Duluth, GA 30096-7155
866 392-4088
E-mail: [email protected]
Southwestern Regional Office
Serving Arkansas, New Mexico, Oklahoma,
and Texas
4330 Gaines Ranch Loop, Suite 200
Austin, TX 78735-6735
866 392-3017
E-mail: [email protected]
Western Regional Office
Serving Alaska, Arizona, California, Colorado, Hawaii,
Idaho, Montana, Nevada, Oregon, Utah, Washington,
and Wyoming
2099 Gateway Place, Suite 550
San Jose, CA 95110-1051
866 392-4078
E-mail: [email protected]
Contact Us
2008-09 Development Committees and Chief Readers
C O M P A R AT I V E G O V E R N M E N T A N D P O L I T I C S
Minion Kenneth Chauncey Morrison, University of Missouri, Columbia, Chair
Suzanne Bailey, Virgil I. Grissom High School, Huntsville, Alabama
Sussan Siavoishi, Trinity University, San Antonio, Texas
Stephen Popp, St. John’s School, Houston, Texas
Jeff Key, Hardin-Simmons University, Abilene, Texas
Janet Johnson, Brooklyn College, City University of New York, New York
Chief Reader: Jean Robinson, Indiana University, Bloomington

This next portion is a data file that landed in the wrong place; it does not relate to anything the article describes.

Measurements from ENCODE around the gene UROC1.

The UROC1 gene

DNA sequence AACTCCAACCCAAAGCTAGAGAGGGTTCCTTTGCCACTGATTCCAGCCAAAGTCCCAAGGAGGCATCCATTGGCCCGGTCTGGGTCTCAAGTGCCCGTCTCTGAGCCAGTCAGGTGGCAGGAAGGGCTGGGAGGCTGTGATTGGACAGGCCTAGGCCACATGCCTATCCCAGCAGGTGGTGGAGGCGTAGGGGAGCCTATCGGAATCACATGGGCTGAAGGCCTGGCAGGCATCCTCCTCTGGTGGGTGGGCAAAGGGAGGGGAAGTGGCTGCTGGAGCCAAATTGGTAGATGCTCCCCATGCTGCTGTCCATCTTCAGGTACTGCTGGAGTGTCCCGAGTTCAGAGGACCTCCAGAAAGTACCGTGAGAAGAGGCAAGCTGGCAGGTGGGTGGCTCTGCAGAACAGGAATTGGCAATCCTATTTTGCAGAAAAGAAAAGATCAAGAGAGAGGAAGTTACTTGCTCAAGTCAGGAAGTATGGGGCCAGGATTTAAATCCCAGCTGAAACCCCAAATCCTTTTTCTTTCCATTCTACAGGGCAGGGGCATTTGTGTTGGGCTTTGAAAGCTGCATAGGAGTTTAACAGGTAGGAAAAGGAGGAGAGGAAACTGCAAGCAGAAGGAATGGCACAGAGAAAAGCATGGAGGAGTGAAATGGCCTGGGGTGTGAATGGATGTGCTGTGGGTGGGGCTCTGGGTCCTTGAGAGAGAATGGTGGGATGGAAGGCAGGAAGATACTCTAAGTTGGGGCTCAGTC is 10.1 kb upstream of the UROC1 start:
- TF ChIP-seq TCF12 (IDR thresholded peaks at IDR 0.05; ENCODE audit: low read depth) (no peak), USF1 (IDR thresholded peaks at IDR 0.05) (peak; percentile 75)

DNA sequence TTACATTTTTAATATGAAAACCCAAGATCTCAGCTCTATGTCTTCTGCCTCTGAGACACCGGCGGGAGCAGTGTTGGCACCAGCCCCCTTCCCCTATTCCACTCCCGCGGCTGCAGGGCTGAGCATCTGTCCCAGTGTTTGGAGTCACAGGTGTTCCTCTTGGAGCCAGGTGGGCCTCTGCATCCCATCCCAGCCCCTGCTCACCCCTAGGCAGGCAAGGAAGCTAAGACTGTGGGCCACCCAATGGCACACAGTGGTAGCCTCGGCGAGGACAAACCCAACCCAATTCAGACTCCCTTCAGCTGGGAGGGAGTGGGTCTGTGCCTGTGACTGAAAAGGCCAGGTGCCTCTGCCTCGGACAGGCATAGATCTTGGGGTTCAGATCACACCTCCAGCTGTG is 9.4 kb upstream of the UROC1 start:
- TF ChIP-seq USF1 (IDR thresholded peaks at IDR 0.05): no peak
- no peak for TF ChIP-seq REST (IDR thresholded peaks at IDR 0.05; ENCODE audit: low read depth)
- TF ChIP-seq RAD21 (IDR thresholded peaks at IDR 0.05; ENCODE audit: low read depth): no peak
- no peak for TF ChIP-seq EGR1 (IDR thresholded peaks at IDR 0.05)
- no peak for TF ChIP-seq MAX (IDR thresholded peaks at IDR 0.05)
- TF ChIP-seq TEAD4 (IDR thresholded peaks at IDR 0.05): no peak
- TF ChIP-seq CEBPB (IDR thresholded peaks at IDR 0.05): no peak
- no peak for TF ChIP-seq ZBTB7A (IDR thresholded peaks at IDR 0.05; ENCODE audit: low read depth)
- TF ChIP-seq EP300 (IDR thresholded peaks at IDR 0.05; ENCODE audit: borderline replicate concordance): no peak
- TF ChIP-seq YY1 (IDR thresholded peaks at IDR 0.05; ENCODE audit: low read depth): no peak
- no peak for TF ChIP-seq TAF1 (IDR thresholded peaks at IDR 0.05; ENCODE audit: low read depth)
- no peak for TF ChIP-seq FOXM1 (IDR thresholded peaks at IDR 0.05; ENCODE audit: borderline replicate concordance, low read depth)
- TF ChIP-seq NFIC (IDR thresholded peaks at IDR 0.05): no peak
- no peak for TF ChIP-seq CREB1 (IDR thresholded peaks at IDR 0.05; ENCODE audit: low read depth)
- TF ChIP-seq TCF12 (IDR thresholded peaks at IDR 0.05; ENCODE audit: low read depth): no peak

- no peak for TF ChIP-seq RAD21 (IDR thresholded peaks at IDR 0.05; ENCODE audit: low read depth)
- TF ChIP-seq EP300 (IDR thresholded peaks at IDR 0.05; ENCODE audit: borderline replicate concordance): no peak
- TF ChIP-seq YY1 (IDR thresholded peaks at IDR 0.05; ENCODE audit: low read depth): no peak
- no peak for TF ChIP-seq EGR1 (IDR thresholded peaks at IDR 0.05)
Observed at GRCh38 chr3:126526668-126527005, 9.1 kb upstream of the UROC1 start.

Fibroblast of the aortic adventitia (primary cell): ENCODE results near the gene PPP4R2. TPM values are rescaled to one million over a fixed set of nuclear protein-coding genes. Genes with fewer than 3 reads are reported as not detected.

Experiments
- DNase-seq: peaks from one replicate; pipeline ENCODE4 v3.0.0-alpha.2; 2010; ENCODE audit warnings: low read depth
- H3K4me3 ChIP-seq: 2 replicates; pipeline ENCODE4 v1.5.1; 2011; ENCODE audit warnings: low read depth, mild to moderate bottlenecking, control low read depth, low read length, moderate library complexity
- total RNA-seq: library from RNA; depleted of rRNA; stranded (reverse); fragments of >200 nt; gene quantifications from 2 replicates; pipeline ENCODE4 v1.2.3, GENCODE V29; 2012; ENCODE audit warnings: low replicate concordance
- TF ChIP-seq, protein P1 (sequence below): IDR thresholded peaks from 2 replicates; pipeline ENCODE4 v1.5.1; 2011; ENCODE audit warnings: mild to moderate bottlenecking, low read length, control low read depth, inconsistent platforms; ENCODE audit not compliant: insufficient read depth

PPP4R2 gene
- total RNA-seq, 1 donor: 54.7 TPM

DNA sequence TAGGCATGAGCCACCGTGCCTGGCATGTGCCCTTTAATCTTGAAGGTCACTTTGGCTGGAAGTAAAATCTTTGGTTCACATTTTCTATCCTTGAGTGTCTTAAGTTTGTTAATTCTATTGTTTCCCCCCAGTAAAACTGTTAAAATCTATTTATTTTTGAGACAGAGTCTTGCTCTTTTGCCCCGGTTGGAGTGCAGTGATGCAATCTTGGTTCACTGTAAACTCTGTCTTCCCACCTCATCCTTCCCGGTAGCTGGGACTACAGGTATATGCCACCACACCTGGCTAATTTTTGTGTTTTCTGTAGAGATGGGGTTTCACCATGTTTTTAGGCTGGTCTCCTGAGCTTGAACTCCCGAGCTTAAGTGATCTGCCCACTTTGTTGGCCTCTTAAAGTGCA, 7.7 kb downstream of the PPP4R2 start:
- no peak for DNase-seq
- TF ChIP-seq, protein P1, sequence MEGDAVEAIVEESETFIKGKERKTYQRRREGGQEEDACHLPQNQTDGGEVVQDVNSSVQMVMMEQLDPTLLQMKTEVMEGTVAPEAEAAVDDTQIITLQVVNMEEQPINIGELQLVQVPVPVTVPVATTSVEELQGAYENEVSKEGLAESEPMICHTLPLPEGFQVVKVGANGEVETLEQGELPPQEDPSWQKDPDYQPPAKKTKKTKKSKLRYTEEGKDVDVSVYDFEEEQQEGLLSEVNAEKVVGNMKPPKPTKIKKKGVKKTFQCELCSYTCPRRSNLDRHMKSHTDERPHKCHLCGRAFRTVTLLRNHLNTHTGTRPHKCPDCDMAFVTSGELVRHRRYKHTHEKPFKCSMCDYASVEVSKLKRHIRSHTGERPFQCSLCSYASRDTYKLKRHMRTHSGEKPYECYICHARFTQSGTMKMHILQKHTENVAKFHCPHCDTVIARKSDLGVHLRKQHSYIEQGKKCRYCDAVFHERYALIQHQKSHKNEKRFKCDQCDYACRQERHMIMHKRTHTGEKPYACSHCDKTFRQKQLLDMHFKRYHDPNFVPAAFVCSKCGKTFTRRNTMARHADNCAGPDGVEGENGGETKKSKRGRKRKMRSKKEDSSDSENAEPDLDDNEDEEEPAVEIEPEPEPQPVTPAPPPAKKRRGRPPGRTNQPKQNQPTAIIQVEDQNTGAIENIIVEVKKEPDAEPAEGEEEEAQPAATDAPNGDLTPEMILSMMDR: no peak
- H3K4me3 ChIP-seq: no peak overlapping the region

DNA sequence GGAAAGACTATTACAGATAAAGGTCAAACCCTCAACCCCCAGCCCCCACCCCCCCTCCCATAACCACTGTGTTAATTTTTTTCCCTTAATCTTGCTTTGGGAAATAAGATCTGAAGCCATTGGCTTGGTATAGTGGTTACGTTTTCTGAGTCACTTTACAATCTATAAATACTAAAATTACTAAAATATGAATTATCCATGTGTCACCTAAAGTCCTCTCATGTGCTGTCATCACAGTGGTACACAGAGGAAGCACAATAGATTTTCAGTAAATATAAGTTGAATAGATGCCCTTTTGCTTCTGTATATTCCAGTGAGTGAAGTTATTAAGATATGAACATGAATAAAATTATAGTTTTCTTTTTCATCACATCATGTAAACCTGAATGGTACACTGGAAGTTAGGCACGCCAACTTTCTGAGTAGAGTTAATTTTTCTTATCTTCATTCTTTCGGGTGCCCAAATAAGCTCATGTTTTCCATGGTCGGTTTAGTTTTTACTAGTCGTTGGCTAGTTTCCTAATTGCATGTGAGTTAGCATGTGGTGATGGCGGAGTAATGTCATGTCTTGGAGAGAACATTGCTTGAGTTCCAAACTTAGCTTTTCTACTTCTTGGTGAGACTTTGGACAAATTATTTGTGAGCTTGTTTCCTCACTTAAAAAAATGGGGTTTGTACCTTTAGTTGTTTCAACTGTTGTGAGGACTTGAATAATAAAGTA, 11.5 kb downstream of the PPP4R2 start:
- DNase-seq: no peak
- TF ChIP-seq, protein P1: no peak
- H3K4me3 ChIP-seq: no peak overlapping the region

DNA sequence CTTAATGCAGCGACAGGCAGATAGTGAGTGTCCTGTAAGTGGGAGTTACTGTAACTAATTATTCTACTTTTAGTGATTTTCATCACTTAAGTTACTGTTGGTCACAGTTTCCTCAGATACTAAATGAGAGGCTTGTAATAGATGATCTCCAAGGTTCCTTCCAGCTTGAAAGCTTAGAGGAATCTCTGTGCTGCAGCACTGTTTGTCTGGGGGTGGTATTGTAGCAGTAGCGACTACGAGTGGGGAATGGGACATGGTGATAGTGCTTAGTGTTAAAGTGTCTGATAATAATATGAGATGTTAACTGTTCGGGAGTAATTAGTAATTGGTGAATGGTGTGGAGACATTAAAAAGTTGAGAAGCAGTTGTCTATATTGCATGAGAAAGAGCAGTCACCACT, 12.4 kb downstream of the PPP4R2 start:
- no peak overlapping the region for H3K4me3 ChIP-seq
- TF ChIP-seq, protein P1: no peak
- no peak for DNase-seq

ETS Consultants: Ed Wagner, Vinod Menon
U N I T E D S TAT E S G O V E R N M E N T A N D P O L I T I C S
Kathleen Bratton, Louisiana State University, Baton Rouge, Chair
Joseph Cammarano, Providence College, Rhode Island
Jenny Esler, Round Rock High School, Texas
B. D’Andra Orey, Jackson State University, Mississippi
Julie Strong, Albemarle High School, Charlottesville, Virginia
Chief Reader: Gary Copeland, University of Oklahoma, Norman
ETS Consultants: Vinod Menon, Ed Wagner
apcentral.collegeboard.com
I.N. 100083479

Sponsor Documents

Or use your account on DocShare.tips

Hide

Forgot your password?

Or register your new account on DocShare.tips

Hide

Lost your password? Please enter your email address. You will receive a link to create a new password.

Back to log-in

Close